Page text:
Moonpig shares plunge after greeting cards group slashes revenue guidance as Royal Mail strikes hamper deliveries
- Moonpig now expects to post around £320m in revenue this financial year
- Further strikes by Royal Mail employees are expected on six days in December
- Hargreaves Lansdown analyst: ‘Ultimately, the market is nervous about Moonpig’
Moonpig has downgraded its annual sales outlook on economic uncertainty and recent strikes by postal workers disrupting deliveries.
The greeting cards retailer now expects to post around £320million in revenue for the year ending April, about £30million lower than its earlier forecast, although its adjusted underlying earnings expectations remain the same.
It told investors on Wednesday that industrial action by Royal Mail workers, who are seeking pay rises in line with inflation, during September and October negatively impacted last-minute, card-only orders in the UK.
Forecast: The greeting cards retailer now expects to post around £320million in revenue for the year ending April, about £30million lower than its earlier prediction
Further strikes are planned for this Friday and Sunday, Wednesday and Thursday next week, and 23 December and Christmas Eve, potentially causing headaches for businesses and households.
Trading was also damaged by a slowdown in the retail sector as skyrocketing energy bills heavily squeezed consumer spending and forced companies to hike prices.
Moonpig Group shares tumbled by 16 per cent to 127p this morning following the trading update’s release, making them the biggest faller on the FTSE 350 Index.
Their value has slumped by approximately two-thirds since the firm, founded by former Dragons Den star Nick Jenkins, listed on the London Stock Exchange in February last year.
Short sellers have built up a record volume of the group’s stock, anticipating a drop in demand as the pandemic-era boom in online card buying subsides and customers tighten their purse strings.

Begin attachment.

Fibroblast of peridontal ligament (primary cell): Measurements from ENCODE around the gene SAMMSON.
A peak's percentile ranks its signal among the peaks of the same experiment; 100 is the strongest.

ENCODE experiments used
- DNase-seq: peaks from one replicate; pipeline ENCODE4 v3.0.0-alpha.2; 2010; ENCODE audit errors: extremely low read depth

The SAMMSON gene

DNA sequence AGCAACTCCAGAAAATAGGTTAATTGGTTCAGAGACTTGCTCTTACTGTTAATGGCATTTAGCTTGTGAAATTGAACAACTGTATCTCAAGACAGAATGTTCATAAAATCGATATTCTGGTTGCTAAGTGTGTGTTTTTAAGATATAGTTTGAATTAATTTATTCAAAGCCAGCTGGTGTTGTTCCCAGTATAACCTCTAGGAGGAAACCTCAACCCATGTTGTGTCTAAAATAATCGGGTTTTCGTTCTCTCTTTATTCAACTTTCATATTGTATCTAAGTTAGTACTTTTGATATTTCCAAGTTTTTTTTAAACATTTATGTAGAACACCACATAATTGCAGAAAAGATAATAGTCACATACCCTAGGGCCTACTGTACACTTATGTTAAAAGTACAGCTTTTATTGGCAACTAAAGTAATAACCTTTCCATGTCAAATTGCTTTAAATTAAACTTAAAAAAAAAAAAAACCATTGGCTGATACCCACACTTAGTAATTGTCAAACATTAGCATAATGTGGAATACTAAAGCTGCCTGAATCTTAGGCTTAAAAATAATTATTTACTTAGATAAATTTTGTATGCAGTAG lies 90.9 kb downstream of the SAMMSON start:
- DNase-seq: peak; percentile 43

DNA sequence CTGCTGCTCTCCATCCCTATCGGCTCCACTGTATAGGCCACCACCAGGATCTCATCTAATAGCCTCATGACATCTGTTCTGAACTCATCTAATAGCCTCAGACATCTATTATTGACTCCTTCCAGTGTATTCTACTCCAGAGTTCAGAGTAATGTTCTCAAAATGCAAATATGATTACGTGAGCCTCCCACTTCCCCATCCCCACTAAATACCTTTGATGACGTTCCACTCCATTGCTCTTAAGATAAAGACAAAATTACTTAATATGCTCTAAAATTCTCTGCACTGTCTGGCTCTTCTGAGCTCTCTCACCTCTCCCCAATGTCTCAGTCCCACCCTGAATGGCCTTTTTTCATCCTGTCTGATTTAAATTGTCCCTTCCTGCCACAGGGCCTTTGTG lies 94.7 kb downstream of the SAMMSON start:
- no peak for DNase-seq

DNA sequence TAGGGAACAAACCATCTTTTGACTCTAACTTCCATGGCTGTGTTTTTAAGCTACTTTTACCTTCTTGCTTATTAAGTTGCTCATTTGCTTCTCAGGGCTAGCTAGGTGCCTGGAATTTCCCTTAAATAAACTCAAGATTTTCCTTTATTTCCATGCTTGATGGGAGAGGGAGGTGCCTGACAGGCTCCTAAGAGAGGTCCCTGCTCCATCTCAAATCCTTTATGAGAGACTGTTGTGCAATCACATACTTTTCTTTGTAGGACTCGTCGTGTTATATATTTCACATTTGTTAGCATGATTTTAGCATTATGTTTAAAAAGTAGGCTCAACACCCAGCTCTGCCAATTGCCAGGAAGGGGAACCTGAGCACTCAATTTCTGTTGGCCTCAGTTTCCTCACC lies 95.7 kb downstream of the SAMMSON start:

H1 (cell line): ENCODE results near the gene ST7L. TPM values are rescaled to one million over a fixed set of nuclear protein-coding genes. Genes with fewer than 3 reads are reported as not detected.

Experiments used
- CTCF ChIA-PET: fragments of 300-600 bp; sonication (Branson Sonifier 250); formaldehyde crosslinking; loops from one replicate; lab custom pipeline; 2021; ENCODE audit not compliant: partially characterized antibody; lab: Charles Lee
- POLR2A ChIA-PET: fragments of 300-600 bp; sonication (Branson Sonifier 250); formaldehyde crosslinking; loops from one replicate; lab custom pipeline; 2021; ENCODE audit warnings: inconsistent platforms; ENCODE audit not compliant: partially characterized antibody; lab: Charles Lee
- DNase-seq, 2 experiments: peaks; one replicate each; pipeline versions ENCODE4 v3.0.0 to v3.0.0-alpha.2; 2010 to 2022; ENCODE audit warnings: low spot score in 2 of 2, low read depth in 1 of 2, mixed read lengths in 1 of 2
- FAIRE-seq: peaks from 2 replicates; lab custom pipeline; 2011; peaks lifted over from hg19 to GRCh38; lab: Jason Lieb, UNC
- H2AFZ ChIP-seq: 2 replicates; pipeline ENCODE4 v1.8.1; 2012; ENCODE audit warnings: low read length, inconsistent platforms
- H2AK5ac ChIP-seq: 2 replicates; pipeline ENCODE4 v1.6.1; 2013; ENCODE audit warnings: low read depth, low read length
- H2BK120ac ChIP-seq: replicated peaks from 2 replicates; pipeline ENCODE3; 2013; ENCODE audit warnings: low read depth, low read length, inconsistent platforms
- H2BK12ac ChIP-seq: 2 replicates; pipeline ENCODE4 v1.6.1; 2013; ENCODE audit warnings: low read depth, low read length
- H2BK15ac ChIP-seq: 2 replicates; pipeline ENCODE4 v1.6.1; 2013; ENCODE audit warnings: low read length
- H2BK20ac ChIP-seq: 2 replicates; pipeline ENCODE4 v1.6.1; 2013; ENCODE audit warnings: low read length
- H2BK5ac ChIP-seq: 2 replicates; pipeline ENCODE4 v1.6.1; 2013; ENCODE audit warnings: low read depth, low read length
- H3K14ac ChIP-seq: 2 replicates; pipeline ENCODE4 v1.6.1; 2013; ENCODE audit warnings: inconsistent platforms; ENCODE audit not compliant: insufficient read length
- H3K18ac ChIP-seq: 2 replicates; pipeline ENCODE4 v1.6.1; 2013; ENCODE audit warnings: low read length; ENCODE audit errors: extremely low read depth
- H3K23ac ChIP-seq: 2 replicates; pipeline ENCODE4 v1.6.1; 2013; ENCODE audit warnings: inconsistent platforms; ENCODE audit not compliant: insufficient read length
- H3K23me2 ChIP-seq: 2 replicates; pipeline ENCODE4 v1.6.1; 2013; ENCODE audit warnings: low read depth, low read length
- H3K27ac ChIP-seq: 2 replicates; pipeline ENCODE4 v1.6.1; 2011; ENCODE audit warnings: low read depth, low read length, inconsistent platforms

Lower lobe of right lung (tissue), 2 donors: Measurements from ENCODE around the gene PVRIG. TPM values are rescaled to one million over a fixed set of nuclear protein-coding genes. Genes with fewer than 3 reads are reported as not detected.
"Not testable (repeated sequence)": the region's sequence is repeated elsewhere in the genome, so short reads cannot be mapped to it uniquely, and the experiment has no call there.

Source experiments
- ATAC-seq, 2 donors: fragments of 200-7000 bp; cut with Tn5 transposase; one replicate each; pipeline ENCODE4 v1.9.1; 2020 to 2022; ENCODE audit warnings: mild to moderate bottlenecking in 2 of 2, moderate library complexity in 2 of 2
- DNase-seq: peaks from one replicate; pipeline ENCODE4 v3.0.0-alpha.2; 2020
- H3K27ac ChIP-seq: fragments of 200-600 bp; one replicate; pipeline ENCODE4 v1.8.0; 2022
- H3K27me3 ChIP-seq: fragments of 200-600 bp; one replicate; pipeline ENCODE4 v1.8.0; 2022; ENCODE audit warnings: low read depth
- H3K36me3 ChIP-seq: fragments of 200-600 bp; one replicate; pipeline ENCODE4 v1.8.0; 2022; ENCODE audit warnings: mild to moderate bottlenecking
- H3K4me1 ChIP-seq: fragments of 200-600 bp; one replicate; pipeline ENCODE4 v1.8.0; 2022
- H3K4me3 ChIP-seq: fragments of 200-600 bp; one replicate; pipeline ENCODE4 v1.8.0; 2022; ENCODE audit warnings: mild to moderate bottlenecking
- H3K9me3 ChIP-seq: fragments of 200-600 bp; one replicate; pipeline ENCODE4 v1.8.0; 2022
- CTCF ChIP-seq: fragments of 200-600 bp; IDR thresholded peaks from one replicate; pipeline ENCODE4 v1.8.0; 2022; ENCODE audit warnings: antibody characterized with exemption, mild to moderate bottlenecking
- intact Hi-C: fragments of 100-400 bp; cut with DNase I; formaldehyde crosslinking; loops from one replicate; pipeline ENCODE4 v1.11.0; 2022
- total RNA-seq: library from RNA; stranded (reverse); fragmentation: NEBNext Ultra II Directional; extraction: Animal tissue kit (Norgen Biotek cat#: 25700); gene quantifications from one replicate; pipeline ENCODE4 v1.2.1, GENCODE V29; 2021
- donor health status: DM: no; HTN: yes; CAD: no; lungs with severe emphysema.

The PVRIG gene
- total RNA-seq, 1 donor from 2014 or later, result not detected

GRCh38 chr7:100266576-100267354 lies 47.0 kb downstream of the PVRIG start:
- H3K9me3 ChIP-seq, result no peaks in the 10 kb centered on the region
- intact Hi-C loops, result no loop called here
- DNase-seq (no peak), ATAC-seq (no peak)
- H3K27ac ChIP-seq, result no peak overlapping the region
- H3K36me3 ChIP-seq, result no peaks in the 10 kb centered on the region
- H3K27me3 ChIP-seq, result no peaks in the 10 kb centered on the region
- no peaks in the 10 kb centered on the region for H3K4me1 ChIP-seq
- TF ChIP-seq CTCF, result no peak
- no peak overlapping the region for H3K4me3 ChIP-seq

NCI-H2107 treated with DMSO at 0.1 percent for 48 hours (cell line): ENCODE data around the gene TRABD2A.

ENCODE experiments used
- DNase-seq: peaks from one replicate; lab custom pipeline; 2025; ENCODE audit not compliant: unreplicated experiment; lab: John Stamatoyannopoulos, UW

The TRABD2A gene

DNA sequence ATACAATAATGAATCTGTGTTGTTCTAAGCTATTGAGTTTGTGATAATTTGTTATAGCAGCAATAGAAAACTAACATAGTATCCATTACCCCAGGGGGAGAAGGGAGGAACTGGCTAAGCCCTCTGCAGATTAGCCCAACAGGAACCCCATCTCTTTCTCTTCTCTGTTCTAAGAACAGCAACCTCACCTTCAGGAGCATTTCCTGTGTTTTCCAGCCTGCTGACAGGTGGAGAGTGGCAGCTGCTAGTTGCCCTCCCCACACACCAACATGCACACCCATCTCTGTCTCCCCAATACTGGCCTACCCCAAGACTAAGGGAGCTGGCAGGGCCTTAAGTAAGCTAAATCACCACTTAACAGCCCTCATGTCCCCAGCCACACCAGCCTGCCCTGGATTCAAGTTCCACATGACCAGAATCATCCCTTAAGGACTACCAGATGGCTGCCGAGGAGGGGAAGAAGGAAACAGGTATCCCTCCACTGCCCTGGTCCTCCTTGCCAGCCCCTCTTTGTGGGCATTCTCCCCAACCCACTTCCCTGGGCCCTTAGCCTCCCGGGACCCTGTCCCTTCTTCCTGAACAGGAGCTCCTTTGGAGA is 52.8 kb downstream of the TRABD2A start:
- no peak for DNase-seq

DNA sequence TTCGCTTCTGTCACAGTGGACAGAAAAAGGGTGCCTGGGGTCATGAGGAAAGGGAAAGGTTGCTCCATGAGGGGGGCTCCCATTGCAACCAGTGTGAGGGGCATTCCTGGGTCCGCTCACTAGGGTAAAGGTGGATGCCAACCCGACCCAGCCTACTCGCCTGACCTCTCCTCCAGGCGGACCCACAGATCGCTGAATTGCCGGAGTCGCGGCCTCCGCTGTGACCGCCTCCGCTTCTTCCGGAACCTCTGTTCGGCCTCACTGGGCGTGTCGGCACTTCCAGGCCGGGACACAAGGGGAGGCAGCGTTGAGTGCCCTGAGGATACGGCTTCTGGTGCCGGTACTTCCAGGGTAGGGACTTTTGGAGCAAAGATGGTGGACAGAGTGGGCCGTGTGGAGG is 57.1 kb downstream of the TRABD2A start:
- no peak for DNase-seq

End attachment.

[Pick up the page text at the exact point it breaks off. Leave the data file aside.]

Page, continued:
For the six months to 30 October, orders within the retailer’s Moonpig and Greetz brands fell by 2.6million year-on-year to 16.9 million, primarily driven by the absence of lockdown restrictions.
Its total sales only escaped decline because of higher card prices, a more targeted use of promotional discounting and the contribution from gift experience brands Red Letter Days and Buyagift, which were acquired for £124million in July.
The company has diversified its product offering away from cards in recent years, selling more gifts ranging from afternoon tea to helicopter lessons, flowers and spa breaks, in order to enhance sales.
It said there was a ‘significant opportunity’ to elevate the share of card-attached gifting orders, given that only around 20 per cent of current Moonpig and Greetz purchases contain a gift, as well as the share of greeting cards sold online.
But heightened economic pressures are already leading the group’s customers to trade down to cheaper goods, hitting profitability, while the rate of new customer growth has decreased from the previous year.
Sophie Lund-Yates, lead equity analyst at Hargreaves Lansdown, said: ‘The sad truth is that while the cost-of-living crisis cruises on, people are simply not inclined to throw chocolates and flowers into their virtual baskets.
‘Sadly, this is also a trend likely to persist at least into the first quarter of next year and massively limits margin potential. Ultimately, the market is nervous about Moonpig. There is a question mark over where meaningful growth comes from.